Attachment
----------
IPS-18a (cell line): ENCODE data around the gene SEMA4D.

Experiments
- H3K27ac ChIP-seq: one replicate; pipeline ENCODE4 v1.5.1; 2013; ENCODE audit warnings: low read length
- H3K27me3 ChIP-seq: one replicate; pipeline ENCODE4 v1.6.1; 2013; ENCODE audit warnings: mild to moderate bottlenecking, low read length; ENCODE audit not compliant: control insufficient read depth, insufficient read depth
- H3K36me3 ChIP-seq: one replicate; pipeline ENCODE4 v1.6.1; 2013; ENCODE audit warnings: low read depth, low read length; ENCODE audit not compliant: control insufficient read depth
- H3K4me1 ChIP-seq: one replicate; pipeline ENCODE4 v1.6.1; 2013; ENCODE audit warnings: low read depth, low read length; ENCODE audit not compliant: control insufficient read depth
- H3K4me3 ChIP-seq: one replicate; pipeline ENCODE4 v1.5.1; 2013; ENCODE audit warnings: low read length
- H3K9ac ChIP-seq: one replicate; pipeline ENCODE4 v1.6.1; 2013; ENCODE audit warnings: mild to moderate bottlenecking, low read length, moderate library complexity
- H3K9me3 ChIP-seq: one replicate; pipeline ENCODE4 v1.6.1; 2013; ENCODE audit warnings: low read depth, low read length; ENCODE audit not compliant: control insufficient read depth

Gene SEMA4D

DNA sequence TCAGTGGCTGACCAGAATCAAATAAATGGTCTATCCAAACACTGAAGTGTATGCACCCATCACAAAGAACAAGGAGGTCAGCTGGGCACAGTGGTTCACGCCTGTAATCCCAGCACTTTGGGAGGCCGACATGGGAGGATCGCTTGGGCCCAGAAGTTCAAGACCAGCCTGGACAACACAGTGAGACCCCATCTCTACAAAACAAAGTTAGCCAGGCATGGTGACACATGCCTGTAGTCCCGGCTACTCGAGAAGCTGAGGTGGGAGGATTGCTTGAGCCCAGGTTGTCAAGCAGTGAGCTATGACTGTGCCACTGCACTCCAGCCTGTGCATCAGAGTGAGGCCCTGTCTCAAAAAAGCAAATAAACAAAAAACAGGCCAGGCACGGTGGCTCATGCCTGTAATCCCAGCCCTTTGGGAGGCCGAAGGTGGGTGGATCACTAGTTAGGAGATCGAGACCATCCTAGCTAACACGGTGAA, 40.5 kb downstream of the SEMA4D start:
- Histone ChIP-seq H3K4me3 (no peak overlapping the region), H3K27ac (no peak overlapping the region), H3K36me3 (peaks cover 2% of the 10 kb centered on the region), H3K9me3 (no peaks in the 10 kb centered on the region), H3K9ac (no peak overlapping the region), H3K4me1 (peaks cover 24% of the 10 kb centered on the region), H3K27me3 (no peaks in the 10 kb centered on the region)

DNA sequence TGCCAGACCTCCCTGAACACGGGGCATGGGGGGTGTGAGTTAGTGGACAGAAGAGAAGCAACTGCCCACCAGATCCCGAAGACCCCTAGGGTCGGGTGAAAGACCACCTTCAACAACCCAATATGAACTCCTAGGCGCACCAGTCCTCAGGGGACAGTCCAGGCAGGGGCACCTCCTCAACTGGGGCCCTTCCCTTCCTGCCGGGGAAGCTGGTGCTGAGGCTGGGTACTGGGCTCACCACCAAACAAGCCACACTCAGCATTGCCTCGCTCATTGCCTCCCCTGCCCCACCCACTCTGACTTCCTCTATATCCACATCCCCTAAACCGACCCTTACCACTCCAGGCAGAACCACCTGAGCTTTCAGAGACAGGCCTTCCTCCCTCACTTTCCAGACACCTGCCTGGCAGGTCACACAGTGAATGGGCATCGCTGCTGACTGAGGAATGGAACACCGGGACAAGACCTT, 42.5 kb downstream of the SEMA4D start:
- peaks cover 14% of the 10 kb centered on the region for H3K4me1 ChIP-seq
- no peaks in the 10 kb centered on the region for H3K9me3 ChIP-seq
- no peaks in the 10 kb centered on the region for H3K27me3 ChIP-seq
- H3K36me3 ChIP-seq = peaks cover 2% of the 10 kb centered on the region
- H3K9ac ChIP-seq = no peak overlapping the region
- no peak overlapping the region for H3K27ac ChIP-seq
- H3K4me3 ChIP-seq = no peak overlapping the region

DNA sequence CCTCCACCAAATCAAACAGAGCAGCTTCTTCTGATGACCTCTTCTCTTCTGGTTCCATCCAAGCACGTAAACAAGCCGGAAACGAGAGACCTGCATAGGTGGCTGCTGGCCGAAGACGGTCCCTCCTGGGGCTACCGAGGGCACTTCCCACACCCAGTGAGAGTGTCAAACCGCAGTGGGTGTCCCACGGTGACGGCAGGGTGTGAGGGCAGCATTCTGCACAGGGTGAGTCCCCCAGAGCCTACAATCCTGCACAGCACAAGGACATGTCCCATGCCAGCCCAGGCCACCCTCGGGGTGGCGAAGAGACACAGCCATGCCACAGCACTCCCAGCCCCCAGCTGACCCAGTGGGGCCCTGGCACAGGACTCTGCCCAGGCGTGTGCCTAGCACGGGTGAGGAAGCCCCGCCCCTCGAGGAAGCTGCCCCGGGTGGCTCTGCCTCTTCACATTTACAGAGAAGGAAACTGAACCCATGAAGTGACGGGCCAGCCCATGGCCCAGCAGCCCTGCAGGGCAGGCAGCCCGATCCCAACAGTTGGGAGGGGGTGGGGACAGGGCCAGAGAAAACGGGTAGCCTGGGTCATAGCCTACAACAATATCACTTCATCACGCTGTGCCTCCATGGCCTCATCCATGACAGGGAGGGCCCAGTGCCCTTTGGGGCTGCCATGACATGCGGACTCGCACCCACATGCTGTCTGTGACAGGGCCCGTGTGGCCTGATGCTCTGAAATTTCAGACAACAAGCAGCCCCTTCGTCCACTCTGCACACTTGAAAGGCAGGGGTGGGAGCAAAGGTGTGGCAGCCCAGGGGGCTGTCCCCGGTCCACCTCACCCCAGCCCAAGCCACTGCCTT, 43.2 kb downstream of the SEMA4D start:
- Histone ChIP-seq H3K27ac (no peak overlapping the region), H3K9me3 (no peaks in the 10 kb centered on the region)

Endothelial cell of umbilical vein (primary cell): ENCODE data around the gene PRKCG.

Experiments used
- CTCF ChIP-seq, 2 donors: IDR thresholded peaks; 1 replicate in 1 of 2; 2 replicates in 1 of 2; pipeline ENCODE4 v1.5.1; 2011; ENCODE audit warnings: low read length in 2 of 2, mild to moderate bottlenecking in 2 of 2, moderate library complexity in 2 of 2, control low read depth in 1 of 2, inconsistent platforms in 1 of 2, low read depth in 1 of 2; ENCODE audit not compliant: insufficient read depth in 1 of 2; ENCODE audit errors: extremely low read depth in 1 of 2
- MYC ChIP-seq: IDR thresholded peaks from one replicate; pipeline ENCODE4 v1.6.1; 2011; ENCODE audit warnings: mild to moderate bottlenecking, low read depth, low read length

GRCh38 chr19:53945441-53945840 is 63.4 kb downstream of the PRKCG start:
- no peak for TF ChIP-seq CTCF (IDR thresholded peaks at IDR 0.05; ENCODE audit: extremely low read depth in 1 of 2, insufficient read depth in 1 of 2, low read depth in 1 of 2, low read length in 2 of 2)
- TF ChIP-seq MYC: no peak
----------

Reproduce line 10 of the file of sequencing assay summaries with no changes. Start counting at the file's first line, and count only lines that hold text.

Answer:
Gene SEMA4D